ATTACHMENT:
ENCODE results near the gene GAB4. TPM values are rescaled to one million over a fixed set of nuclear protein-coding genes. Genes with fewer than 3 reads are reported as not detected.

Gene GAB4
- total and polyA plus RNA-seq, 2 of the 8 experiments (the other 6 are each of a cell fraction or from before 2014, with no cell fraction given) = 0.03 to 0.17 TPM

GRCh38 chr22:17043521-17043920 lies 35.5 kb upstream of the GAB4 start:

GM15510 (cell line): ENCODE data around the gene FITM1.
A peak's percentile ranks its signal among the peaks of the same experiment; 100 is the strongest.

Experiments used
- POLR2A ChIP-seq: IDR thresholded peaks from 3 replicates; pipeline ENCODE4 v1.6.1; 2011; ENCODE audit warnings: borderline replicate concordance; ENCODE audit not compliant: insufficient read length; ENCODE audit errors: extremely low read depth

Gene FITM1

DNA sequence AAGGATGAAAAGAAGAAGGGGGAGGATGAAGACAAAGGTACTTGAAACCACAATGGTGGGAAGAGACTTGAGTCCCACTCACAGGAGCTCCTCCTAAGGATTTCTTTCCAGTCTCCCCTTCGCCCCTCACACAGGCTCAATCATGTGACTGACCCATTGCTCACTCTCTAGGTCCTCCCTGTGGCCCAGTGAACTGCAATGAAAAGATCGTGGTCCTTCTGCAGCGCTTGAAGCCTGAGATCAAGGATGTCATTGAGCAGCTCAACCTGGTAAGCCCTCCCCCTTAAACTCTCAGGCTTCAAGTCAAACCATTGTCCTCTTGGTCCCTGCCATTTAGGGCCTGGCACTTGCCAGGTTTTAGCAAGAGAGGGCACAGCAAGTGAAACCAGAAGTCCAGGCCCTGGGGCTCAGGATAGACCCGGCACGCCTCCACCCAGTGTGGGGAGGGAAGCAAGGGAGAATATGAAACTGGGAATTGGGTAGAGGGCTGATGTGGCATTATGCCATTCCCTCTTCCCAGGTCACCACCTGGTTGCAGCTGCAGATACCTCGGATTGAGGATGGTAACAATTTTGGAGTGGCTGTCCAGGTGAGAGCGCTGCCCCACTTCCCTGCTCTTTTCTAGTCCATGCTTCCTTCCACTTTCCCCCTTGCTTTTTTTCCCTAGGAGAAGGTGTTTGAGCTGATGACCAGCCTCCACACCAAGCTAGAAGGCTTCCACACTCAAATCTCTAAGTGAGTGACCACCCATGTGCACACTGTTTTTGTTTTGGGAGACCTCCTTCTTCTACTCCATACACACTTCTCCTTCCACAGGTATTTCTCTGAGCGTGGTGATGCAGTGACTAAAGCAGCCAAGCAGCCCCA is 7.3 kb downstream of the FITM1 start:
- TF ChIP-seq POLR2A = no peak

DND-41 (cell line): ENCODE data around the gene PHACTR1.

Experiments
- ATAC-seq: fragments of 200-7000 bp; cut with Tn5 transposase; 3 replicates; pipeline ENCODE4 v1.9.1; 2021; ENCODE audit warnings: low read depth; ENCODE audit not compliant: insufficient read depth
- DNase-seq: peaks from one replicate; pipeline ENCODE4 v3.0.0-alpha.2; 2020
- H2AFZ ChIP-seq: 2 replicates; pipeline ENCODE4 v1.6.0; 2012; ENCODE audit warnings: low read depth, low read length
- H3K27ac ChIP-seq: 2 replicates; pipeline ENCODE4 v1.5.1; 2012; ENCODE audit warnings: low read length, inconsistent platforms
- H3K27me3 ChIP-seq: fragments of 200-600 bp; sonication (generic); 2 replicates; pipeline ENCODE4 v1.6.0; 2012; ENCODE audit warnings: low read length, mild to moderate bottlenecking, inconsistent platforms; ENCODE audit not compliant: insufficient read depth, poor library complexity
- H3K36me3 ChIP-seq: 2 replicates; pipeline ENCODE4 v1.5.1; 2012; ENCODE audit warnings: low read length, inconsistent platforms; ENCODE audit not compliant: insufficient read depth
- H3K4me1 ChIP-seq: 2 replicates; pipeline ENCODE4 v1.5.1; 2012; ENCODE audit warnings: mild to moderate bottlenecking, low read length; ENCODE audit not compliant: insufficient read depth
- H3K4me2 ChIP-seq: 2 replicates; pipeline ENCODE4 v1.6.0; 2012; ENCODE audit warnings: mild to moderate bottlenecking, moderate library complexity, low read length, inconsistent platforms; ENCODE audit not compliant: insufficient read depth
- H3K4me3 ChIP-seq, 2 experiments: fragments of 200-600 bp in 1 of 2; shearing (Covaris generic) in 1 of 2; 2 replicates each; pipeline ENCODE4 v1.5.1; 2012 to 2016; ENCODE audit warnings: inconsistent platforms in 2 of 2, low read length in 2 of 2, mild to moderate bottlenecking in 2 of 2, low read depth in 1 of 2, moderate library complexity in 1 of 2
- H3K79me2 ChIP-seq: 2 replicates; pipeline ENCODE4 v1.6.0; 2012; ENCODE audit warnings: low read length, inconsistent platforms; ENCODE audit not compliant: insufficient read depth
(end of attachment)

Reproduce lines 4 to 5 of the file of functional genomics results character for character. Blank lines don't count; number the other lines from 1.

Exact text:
GRCh38 chr22:17043521-17043920 lies 35.5 kb upstream of the GAB4 start:

GM15510 (cell line): ENCODE data around the gene FITM1.